Viennese Insights

What to do in Vienna in January – six good reasons to visit NOW

December 20, 2018

The first month of 2019 will be my eleventh January spent in Vienna. Coming back from the holidays, I find the city awakened and refreshed after the somehow artificial glow and glitter bestowed upon it with the occasion of the famous Christmas markets, New Year’s Concert, and change of the year street celebrations. The crowds of tourists covering 15 Christmas markets in one day are gone, and so are most of the holiday lights and decorations. There is a typical aloof Viennese quality to the first two weeks of the year, which is definitely worth exploiting for a truly authentic experience of Austria’s capital. Here is our list of favorite things to do in Vienna in January, which are as many reasons to visit. 

1. Enjoy the quiet – see and hear the city of music

Vienna’s iconic Stephansdome (St Stephen Cathedral) against a blue sky

If you ever thought about visiting Vienna, you know the famous picture of the silhouette of the Stephansdom (St Stephen Cathedral) against a dark-blue or black winter sky. Looking up to the majestic cathedral, while the cold, moist Viennese wind penetrates your every fiber, that you can only properly do when there are no crowds pushing you around, in or out of a quick picture with the church and the Christmas tree in front of it. During the months of November and December, the Stephansplatz (St Stephen Square) is turned into a Christmas market. As fairytale-like as the atmosphere is during that time, all the glitter and lights prevent you from taking in the view of the Graben and the Kärntner Straße, the two pedestrian arteries, as they start majestically from the Stephansplatz. In January, although not deserted, the place is quiet. Pedestrians hurrying oblivious towards the metro station or chatting while strolling towards their favorite coffee house are typical for Vienna. You might notice not only the sky against the buildings of the city center but also the light snow in the crisp air or the mild, hopeful, spring breeze, depending on the particular day. This is part of the city’s charm as much as the buildings. Pay attention, you might hear the bells of the Peterskirche calling or Vienna’s really talented street musicians. A flute player on the Graben, a blind tenor on Kärntner Straße, and the sound of your own steps as you walk in the tracks of Mozart and Beethoven, it does not get more Viennese than that…..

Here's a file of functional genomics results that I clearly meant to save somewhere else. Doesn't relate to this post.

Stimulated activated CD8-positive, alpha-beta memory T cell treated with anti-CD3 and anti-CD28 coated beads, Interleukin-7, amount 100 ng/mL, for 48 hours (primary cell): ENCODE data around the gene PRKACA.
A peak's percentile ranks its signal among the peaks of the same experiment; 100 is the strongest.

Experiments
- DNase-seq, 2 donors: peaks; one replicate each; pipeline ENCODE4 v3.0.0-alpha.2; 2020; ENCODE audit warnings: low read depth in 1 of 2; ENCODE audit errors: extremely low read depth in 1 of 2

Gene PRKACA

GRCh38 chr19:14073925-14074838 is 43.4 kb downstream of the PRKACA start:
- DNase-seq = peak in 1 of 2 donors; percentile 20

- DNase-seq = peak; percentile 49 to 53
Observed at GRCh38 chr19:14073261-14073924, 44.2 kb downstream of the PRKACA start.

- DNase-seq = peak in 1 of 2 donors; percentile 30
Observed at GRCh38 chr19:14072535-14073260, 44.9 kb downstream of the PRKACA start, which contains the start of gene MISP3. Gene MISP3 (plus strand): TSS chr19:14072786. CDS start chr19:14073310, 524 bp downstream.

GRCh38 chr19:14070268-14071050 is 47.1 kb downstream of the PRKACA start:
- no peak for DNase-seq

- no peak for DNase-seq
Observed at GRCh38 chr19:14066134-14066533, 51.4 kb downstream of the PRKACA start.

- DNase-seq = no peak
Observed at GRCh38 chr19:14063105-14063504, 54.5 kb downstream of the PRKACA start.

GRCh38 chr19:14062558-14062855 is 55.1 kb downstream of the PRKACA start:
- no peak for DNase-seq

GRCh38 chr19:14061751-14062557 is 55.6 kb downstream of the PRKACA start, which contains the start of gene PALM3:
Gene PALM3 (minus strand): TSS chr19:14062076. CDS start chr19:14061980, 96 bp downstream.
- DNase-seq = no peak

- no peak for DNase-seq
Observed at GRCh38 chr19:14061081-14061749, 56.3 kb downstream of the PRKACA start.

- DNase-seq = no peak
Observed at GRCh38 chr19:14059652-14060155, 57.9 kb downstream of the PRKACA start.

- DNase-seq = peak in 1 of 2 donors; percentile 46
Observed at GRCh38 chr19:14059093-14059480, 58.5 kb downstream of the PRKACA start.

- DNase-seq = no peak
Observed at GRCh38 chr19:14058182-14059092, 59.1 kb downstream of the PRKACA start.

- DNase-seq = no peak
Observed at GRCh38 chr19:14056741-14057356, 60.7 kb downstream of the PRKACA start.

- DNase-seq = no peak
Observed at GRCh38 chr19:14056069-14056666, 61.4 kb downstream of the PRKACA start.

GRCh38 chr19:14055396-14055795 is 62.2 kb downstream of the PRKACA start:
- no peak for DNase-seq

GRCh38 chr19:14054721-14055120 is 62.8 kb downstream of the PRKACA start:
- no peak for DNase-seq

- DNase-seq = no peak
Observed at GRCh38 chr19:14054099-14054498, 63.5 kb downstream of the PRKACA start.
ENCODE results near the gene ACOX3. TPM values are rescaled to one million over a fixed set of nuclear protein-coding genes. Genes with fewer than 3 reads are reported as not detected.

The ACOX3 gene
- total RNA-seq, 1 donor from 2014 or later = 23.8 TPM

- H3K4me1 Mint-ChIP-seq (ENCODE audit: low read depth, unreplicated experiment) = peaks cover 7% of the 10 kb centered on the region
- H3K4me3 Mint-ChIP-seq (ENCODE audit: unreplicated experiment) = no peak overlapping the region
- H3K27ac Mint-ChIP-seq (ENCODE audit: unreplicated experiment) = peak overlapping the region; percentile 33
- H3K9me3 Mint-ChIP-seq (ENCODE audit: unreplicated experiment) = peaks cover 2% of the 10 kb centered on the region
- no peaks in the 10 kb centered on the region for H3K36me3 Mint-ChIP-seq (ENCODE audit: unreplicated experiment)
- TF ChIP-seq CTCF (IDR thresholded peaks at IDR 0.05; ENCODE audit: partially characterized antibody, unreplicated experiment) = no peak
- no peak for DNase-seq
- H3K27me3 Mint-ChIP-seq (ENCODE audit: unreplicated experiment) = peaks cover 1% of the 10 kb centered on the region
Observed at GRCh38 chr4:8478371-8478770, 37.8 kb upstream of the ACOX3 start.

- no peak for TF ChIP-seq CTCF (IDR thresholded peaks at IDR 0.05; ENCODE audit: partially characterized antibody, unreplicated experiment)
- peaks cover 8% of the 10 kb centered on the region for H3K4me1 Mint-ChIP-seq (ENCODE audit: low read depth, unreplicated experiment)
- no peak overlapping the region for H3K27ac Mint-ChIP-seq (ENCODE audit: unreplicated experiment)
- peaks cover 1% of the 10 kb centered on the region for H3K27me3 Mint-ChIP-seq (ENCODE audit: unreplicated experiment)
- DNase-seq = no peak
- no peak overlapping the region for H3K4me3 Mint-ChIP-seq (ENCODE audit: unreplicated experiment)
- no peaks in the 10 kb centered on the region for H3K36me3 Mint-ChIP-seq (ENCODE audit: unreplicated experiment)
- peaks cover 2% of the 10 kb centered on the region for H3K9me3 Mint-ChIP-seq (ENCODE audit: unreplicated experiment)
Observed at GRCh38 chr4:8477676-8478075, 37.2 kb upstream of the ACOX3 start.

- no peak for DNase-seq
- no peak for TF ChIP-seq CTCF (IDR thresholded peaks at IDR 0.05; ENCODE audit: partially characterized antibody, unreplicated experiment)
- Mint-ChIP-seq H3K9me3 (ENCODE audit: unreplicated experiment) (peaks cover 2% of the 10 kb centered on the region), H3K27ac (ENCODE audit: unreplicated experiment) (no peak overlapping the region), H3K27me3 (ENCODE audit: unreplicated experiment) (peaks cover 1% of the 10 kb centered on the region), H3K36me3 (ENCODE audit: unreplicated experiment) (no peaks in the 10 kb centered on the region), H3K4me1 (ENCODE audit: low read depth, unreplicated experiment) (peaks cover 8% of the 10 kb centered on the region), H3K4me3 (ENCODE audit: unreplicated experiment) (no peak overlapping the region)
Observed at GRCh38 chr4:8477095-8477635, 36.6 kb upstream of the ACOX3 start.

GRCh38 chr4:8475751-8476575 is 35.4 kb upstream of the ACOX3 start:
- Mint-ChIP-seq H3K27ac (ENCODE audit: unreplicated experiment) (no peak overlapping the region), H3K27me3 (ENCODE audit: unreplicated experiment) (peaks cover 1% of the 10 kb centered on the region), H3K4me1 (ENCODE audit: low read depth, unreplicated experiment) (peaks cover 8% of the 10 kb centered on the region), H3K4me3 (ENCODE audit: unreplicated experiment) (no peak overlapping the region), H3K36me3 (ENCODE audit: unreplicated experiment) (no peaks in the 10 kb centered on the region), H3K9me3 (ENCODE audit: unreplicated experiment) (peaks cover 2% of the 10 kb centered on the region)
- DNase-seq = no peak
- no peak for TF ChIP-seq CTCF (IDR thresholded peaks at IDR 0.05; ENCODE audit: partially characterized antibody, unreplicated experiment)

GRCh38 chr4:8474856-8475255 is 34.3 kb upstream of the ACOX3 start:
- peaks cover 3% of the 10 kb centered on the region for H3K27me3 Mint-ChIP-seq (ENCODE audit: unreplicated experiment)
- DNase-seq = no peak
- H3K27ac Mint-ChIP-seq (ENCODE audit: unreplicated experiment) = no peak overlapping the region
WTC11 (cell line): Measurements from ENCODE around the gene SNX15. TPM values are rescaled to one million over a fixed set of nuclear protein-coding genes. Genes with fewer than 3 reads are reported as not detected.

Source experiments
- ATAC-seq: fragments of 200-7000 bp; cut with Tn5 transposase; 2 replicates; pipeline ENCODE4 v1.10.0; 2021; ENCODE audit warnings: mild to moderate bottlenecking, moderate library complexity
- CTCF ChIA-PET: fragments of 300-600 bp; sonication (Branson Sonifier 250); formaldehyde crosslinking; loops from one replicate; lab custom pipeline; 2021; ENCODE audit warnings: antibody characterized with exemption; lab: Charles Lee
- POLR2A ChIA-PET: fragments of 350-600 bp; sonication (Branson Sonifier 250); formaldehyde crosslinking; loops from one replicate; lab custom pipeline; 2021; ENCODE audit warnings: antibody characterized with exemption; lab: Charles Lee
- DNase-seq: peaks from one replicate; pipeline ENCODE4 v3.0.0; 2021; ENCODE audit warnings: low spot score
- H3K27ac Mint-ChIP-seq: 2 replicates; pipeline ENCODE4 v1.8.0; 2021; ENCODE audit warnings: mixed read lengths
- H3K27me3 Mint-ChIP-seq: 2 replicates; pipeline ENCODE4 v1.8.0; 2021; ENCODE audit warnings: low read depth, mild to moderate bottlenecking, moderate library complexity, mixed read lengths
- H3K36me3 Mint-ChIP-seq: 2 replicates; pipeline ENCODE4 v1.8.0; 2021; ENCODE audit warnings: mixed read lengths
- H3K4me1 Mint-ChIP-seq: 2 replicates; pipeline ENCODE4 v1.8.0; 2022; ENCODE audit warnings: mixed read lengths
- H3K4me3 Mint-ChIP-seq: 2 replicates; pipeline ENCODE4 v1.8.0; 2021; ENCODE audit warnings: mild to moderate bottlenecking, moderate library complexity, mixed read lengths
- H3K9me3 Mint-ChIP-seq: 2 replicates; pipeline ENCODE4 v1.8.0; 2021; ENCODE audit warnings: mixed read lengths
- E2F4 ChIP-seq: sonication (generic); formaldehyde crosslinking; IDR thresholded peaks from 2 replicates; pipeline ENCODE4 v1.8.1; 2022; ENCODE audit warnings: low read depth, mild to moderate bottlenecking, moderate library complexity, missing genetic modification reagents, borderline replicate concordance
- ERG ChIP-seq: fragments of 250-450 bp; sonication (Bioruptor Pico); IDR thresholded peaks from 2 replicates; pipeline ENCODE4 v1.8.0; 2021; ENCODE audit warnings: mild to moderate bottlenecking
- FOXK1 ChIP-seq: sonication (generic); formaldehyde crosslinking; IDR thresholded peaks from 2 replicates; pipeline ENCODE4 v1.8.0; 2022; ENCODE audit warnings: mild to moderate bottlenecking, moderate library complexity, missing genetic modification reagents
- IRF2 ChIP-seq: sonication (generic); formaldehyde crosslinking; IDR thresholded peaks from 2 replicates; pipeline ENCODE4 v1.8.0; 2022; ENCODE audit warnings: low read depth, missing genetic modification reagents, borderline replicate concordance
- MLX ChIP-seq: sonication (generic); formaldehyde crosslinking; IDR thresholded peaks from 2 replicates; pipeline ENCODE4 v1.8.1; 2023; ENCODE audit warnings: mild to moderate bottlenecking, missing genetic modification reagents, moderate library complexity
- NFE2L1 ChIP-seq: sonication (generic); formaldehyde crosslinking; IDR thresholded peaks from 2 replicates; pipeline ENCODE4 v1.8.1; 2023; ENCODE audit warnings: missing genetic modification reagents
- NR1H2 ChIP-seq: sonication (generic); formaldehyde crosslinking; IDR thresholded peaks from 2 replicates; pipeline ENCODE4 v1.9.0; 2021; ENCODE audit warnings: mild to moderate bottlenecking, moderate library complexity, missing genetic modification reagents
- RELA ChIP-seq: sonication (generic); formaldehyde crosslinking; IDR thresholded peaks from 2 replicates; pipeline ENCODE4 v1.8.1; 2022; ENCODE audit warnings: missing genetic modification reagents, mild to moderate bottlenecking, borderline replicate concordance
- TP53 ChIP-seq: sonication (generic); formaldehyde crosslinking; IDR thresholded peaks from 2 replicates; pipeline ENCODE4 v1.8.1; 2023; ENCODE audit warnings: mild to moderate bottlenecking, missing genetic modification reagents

2. You’re in for an authentic Viennese treat

The coffee house inside the Art History Museum is one of Vienna’s best-kept secrets; photo source pixabay

…..unless, of course, you decide to enter one of the famous coffee houses or spend an evening at the State Opera. In both cases, you should be able to get the best seats effortlessly. Last year, I was in Leopold Café Hawelka one evening and not only did we not have to wait for a table to clear up, but it actually felt like being in a library, with everybody quietly minding their conversations in hushed tones, Viennese style. Without any reservations, you could easily get brunch seats in Café Museum or Cafe Heiner, or listen to live piano music in Café Central in the evenings.

A concert of the Vienna Philarmonic Orchestra at the Musikverein is always a good idea

If you want to attend a concert, go online prior to your visit and book your tickets directly from the provider. The Vienna State Opera and Musikverein are common choices, but browse through what the Theater an der Wien and Konzerthaus also have to offer. There is always something for every taste on any date of choice, if you plan a bit ahead. That is one important lesson I learned booking tickets in Vienna over the past ten years. Do not rely on getting them from street vendors or attending last minute Mozart or Strauss concerts, typically overpriced and designed for mass consumption.

The Burgtheater is Europe’s biggest theater and some plays have English subtitles.

3. It’s already sales season

The Burgtheater is Europe\’s biggest theater and some plays have English subtitles.

A visit to Vienna in January is bound to save you some cash. Hotels, trains, and flights are cheaper, and so are concert tickets booked ahead. That’s a good thing, as most shops start the winter sales immediately after the holiday season. Therefore, make sure to save enough time, money, and energy for a shopping spree on Mariahilferstrasse or at the Donauzentrum. If you time your expedition right – that is during the working hours on a weekday – you will have the privilege to browse freely, as most locals are at work and sales hunters are still inexistent. Do not postpone too long, eventually, word will spread and by late January the entire city will be assaulted by those attracted to the sinking prices.